We recently returned from a week in the lovely city of Bilbao. As great as the food, weather, and spectacular Guggenheim inspired cityscape was, we were there for a reason: promoting research data management. Our kind and generous hosts were University de Deusto and the Tuning Educational Structures project, which is partly based in Bilbao.
What struck me from speaking to researchers who attended our sessions is an old lesson that we in the RDM community must, on occasion, gently remind ourselves. It’s that many researchers already practice some good research data management, without calling it research data management (RDM). Instead they have a cute old term called “research”. Research involves doing a lot of things around data analysis that we ourselves would identify as RDM. For example, the Tuning project already creates extensive documentation underpinning its data, how could it not after all? What they realized they don’t do is organize it in such a fashion that it is collated and accessible. What we need to do best as a service is nudge, where all but a gentle nudge is needed, and to fill in the gaps that often emerge in addressing the legal, technological, and long-term usage aspects of research data management.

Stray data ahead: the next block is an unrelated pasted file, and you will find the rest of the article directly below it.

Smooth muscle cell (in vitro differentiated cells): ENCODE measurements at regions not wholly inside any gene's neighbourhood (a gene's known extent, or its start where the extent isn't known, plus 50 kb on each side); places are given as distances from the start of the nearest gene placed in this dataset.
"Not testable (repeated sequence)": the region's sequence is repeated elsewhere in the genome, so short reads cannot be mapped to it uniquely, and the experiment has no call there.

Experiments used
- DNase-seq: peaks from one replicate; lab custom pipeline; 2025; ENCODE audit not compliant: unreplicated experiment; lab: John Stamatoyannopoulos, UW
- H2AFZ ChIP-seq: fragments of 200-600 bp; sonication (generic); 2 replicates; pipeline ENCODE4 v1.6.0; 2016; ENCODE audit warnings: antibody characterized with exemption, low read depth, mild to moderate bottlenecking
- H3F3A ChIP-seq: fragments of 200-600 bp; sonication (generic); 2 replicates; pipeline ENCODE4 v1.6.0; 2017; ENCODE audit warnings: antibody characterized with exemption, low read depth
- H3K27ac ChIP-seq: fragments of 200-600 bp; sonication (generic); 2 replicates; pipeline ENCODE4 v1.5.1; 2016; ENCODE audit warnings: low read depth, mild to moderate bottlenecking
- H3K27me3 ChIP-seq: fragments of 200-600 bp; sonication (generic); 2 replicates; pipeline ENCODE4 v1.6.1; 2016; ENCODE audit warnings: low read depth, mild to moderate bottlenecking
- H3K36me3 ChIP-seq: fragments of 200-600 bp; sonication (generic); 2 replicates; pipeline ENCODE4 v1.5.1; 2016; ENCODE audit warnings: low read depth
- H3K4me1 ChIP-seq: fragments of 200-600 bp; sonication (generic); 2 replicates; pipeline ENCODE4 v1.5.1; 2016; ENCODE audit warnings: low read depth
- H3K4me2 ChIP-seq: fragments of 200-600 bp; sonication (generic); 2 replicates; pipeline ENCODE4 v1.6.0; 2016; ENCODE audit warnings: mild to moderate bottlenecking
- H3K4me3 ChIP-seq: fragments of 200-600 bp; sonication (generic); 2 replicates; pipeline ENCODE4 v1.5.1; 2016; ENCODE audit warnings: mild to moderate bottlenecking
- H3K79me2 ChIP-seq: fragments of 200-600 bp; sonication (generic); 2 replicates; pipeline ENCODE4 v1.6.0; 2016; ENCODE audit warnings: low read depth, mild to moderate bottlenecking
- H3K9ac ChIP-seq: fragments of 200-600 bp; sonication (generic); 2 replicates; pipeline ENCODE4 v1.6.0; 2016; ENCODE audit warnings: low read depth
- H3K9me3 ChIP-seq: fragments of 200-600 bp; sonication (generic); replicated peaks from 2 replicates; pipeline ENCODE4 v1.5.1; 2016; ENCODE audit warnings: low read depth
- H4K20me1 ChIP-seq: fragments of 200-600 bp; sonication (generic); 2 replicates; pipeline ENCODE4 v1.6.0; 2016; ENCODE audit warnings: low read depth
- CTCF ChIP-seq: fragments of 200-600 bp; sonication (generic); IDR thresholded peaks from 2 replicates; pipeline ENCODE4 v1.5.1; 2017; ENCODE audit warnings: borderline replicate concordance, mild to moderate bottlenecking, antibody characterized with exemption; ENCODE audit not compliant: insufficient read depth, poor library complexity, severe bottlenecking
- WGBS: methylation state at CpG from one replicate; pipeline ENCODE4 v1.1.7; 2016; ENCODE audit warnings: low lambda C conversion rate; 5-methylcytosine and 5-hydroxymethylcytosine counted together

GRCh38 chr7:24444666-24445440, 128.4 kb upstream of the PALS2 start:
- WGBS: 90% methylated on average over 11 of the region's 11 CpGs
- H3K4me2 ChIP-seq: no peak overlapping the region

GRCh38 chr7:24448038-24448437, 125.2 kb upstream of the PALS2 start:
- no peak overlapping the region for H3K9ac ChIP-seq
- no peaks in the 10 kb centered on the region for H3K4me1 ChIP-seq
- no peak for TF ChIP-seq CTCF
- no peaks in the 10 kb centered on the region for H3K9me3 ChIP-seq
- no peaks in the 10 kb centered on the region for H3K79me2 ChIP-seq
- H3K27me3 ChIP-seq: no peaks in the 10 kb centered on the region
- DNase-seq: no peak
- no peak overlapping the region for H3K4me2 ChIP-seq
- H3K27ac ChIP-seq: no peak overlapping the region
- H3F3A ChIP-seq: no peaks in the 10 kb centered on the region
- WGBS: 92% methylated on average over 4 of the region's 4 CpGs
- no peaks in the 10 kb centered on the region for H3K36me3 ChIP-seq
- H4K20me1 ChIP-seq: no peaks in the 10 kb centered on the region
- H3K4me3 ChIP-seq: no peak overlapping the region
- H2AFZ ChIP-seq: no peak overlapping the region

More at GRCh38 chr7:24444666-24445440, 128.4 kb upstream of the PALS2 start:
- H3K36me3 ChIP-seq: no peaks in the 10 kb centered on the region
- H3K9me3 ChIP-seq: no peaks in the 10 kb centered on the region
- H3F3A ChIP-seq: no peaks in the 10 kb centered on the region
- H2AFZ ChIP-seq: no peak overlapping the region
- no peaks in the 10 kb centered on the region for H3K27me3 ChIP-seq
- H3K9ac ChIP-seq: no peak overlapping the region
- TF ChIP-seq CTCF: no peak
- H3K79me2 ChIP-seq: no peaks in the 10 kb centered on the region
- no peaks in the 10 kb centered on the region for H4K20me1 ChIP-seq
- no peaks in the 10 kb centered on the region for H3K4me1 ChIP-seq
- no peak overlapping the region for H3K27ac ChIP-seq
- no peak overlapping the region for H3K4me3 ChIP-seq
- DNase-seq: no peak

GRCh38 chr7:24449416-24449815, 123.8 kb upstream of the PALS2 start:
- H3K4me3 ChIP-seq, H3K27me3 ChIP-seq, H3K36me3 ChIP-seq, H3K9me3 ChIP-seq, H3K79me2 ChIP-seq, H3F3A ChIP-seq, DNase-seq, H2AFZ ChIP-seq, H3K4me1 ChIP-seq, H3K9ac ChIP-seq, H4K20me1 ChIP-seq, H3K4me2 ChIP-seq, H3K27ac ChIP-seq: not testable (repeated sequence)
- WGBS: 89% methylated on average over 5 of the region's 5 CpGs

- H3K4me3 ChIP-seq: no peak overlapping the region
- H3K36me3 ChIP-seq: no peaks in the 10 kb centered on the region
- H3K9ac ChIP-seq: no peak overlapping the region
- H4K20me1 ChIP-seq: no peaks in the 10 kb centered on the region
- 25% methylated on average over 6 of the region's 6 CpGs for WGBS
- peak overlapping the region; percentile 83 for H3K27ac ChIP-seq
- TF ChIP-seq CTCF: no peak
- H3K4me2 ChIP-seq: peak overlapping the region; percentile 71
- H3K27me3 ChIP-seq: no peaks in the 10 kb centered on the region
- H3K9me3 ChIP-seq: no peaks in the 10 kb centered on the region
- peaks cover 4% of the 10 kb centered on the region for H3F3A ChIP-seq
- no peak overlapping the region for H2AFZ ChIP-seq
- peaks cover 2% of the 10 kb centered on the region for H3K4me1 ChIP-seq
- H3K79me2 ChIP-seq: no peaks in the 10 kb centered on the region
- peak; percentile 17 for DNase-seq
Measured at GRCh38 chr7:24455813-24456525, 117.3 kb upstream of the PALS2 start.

This got us thinking about a strategy to assist them. Essentially, there are three approaches projects would need to take for retrospective action and handily enough, (just as in Sesame Street), they all begin with the letter C.
- Collate: existing material already existing, but centralized or readily accessible.
- Clarify: existing understandings or agreements that may not be written down.
- Create: resources or policies that don’t exist but where there is a demonstrable need to codify aspects of data management practice.
Obviously the extent and nature of action will vary from project to project, but all projects that are retrofitting data management strategies into their work will need to do one of these three things.